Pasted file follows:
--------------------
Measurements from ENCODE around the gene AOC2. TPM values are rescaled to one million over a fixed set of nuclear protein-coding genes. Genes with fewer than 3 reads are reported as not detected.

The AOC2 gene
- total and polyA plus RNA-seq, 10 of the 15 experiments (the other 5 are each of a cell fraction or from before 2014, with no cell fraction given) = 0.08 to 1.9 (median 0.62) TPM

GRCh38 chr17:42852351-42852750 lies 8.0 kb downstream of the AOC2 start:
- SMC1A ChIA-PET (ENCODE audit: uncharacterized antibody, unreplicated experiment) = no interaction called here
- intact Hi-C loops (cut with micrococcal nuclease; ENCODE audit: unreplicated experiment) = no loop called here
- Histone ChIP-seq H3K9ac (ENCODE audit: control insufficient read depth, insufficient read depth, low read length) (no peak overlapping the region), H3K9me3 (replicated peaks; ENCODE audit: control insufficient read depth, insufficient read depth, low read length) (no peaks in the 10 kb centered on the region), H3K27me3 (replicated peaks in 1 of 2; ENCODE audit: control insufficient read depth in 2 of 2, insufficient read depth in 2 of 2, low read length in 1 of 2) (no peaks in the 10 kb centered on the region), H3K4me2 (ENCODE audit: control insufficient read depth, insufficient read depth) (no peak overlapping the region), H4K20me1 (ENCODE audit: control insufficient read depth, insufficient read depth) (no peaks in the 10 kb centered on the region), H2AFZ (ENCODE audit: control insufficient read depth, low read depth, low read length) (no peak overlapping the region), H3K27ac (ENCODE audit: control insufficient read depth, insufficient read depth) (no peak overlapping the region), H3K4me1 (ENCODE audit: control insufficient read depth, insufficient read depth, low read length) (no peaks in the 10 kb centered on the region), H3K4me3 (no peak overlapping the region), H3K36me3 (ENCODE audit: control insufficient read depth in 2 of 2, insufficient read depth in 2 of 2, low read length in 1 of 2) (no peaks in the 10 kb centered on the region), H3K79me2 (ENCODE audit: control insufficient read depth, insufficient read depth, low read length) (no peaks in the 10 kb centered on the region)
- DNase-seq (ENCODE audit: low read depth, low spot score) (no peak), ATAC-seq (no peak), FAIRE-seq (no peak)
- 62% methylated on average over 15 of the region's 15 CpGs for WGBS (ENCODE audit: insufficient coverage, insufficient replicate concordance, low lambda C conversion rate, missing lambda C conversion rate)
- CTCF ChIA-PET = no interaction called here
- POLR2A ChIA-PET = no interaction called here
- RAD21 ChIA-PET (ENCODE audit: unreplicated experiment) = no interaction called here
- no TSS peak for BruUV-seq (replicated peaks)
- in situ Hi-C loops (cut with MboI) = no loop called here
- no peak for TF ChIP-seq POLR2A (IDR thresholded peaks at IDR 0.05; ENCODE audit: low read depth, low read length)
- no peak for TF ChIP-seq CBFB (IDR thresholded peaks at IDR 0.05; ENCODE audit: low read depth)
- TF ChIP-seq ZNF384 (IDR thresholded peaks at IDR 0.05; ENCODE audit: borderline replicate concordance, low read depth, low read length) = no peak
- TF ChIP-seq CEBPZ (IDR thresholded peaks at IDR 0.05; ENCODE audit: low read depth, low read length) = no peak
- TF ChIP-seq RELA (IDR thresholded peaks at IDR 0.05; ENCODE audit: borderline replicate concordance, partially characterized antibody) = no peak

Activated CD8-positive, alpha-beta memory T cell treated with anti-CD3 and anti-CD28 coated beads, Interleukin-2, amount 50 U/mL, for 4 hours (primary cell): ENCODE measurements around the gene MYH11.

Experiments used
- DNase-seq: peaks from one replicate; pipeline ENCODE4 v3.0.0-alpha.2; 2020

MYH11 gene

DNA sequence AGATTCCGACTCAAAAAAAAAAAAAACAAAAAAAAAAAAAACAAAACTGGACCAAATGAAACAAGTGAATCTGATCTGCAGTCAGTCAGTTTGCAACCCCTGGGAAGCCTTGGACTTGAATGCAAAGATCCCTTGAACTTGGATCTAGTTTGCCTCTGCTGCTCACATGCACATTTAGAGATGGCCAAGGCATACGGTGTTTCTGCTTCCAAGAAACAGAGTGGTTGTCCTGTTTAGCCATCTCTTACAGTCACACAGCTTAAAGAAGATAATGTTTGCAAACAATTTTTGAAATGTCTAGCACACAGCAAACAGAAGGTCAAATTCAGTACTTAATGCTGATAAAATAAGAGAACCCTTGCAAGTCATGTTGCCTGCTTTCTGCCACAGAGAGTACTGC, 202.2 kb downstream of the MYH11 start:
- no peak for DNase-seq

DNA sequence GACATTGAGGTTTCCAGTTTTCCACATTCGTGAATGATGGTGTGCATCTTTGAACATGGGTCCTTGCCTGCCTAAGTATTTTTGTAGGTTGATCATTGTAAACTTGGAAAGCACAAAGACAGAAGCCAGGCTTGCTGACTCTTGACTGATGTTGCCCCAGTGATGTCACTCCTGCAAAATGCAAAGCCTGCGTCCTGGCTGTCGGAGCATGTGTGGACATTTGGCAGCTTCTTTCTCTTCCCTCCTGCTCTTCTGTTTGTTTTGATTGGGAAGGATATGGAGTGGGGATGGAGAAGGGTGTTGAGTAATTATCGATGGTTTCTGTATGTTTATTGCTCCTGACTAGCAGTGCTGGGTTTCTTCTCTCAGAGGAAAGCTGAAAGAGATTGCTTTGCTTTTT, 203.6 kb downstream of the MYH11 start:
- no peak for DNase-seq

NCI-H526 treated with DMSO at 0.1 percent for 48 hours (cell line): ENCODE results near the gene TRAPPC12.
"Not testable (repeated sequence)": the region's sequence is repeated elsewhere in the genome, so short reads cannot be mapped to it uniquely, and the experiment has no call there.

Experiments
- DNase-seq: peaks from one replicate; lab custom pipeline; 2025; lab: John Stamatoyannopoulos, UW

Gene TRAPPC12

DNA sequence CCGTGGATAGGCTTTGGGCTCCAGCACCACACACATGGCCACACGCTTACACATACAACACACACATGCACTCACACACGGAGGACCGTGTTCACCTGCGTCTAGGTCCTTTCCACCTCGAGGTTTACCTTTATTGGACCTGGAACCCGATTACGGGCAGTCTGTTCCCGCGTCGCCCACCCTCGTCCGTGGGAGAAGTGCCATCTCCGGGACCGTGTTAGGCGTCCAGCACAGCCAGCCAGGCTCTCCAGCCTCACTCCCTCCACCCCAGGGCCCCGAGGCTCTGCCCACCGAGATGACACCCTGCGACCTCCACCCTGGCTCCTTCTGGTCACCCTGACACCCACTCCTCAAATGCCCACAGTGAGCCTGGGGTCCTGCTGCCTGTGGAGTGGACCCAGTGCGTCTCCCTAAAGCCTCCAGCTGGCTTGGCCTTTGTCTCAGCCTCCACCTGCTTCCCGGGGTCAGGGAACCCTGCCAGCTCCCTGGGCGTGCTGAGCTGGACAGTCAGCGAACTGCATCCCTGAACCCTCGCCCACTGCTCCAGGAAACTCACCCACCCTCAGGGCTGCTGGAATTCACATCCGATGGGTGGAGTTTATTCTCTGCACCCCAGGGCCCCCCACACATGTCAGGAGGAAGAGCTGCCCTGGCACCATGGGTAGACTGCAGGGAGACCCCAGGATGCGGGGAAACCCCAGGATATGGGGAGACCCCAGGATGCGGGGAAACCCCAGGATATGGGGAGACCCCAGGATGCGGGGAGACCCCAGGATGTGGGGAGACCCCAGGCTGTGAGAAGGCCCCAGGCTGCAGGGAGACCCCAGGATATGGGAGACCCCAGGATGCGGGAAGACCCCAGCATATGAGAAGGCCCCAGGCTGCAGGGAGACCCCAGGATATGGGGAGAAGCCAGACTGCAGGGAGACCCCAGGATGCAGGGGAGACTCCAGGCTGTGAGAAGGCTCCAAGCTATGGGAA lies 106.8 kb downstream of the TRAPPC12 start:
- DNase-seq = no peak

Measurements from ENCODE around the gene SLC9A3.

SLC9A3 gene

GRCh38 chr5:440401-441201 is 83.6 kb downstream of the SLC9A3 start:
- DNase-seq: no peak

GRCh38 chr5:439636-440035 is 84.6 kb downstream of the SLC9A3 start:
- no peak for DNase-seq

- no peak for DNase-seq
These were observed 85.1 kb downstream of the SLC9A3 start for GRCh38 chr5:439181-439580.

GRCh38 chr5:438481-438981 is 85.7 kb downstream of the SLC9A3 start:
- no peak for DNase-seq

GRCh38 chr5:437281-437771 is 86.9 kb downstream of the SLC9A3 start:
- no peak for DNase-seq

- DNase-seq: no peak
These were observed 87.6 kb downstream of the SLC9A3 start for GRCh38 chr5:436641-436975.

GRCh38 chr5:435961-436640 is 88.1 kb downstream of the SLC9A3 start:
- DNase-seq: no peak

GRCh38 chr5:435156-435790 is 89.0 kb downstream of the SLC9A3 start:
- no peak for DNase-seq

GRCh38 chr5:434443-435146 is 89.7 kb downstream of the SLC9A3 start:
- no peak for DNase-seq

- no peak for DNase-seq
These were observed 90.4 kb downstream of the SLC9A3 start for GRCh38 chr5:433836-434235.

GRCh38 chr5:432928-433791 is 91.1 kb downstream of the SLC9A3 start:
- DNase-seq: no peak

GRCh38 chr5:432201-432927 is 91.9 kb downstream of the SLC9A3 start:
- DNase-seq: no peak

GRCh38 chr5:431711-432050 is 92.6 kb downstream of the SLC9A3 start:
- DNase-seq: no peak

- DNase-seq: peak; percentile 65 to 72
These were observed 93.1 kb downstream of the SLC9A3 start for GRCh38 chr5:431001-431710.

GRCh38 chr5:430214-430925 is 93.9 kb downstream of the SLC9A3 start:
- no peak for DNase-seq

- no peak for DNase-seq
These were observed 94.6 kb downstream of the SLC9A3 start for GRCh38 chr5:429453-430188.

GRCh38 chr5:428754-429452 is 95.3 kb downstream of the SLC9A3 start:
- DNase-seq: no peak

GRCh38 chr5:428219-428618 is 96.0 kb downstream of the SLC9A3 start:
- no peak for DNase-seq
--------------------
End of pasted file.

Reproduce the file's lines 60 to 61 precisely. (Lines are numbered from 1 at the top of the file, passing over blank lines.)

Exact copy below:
- DNase-seq: no peak

GRCh38 chr5:431711-432050 is 92.6 kb downstream of the SLC9A3 start: